Resilience, dedication, conviction: Hospital CEOs write thank-you notes to staff

https://www.beckershospitalreview.com/hospital-management-administration/resilience-dedication-conviction-hospital-ceos-write-thank-you-notes-to-staff.html?utm_medium=email

Words of appreciation: Thank-you notes from 15 health system CEOs ...

Healthcare workers have been on the front lines of the COVID-19 pandemic, providing care to ill patients and battling the public health crisis from various angles. In honor of these workers, Becker’s asked hospital and health system CEOs to share notes to their staff and team members.

Michael Apkon, MD, PhD
President and CEO
Tufts Medical Center & Floating Hospital for Children (Boston)

At Tufts Medical Center, we see some of the sickest people in Boston. Our teams routinely surround each of these patients with the extraordinary care and services they need to get well.

This pandemic is unprecedented.  I know our staff are balancing the concerns that we all have for our families and friends, our own health, as well as the changes to our lives outside of work at the same time they do everything they can to provide the level of care people have come to trust from our organization. I can tell you that over my 30 years in this industry, I have not seen more dedication, innovation and willingness to help than I have during these past few months, as we fight a largely unknown enemy.

I could not be more proud of our doctors, nurses, technologists, transporters, housekeepers, cooks, public safety officers and all others who have been vital to the care of all of our patients, including those with a COVID-19 diagnosis. I know that people are coming together across our industry in nearly every city and town. Many thanks to each of our team members and to the healthcare workers around our country as well as to their families, who have had to worry day after day about their loved one on the front lines. Please know your partners, mothers, fathers, sister, brother, sons or daughters have played a critical role in saving lives, and we are doing everything we can to keep them safe.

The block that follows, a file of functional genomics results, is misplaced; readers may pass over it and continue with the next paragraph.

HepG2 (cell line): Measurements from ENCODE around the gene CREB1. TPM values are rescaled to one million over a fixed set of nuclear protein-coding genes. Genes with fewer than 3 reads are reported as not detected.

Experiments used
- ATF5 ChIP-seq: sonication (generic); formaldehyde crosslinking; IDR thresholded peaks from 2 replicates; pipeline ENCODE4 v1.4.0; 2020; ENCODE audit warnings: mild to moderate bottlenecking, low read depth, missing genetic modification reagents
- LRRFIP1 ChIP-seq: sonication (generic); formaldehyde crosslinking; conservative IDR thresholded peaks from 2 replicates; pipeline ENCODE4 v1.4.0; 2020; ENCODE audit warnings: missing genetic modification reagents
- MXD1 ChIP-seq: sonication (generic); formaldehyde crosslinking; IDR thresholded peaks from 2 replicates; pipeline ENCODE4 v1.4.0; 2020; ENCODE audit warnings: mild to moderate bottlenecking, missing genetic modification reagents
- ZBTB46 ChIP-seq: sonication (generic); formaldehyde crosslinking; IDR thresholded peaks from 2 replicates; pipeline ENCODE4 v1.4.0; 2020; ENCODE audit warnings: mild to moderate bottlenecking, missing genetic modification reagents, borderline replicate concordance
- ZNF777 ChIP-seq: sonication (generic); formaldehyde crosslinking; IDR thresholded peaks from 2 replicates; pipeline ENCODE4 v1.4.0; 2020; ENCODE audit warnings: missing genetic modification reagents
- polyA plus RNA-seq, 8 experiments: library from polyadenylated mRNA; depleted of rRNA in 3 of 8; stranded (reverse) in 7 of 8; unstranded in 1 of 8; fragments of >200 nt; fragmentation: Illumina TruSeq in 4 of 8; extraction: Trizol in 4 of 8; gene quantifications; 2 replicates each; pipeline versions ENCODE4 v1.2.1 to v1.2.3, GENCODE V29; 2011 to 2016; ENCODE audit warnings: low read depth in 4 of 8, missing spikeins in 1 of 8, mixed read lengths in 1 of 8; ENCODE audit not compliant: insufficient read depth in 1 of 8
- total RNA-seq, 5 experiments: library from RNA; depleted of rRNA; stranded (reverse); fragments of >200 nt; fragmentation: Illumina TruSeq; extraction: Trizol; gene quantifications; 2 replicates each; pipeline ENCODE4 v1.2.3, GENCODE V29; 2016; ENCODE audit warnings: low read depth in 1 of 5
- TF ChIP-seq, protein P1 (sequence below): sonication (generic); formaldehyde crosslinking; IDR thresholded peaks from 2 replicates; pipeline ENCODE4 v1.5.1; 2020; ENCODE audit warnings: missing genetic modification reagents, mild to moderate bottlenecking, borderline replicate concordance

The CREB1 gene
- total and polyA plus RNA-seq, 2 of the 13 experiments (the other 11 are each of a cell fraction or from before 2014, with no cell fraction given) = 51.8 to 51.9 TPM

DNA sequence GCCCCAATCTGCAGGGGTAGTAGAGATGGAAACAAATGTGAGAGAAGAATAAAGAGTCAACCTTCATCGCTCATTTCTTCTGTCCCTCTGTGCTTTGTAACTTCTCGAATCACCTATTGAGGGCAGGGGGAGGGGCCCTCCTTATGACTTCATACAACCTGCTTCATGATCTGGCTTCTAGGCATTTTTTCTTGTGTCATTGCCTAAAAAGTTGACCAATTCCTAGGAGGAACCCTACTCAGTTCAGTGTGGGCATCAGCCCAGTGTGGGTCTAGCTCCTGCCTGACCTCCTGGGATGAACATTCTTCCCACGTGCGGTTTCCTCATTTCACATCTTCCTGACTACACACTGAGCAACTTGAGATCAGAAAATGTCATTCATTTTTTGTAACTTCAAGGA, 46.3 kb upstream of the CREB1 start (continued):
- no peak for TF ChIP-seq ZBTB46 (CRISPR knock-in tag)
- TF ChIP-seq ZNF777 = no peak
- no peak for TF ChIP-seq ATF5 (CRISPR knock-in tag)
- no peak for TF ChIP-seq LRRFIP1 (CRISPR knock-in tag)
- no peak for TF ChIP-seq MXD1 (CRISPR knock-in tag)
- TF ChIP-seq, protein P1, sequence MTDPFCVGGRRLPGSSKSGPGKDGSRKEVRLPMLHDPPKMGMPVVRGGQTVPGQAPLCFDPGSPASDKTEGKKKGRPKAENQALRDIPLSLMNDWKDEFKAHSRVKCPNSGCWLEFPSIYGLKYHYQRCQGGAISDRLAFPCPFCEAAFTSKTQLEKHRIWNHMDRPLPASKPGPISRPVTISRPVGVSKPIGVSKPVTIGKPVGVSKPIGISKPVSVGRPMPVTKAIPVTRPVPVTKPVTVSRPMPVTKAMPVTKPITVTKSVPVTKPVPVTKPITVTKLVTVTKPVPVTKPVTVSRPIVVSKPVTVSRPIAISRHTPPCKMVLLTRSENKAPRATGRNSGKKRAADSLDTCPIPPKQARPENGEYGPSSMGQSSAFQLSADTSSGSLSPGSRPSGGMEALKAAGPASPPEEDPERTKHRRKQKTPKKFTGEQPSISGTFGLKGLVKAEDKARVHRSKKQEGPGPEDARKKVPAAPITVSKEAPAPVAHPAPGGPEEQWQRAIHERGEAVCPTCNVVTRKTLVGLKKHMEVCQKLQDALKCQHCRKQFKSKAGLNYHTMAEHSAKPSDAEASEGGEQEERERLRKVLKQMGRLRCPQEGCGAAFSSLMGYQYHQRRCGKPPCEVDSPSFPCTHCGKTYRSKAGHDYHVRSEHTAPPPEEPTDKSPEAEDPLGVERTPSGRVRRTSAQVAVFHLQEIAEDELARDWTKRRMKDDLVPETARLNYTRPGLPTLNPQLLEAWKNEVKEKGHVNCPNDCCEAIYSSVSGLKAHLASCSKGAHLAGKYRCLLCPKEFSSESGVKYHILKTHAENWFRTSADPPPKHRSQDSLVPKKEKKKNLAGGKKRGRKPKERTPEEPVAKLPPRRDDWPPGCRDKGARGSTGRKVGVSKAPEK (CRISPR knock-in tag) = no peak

Marna Borgstrom
CEO Yale New Haven (Conn.) Health

During these unprecedented times I welcome the opportunity to reflect on all that our staff at Yale New Haven Health are doing for each other and for our communities. We have a team of more than 27,000 hardworking and talented people to care for communities in Connecticut, New York and Rhode Island. I am truly humbled and honored to work alongside these amazing individuals.

Our staff, like healthcare workers everywhere, are being tasked in seemingly conflicting ways during this pandemic. Not only are they continuing to do their jobs by caring for the sickest patients, but they are also managing extremely challenging issues at home. Children of all ages are home from school, some need to be home-schooled. Businesses are closed, impacting many spouses and other family members. Staff worry that they may not have an adequate amount of protective equipment and supplies while at work.

But Yale New Haven Health staff are strong, they are resilient and most of all they are caring. As we do everything in our power to keep our staff safe, they are doing everything in their power to care for very ill patients in a world where new information is coming in real time and changing rapidly. We all hope and pray that this pandemic will end soon, but until it does, we are all in this together. I have never been more proud to work with this this wonderful Yale New Haven Health team.

Audrey Gregory, PhD, RN
CEO of the Detroit Medical Center

We know that the current situation around COVID-19 is unnerving, and as things continue to change rapidly every day, it can also be overwhelming.

I want to take this opportunity to thank all the front-line staff at every level in our organization and at healthcare facilities all across the country.

I also would like to say thank you to all of the providers, including residents, fellows and advanced practice providers. I recognize the commitment that you have to provide care to our patients. Not only do I want to acknowledge that, I never want to take that for granted. As healthcare workers, this is the time that we courageously stay on the front lines.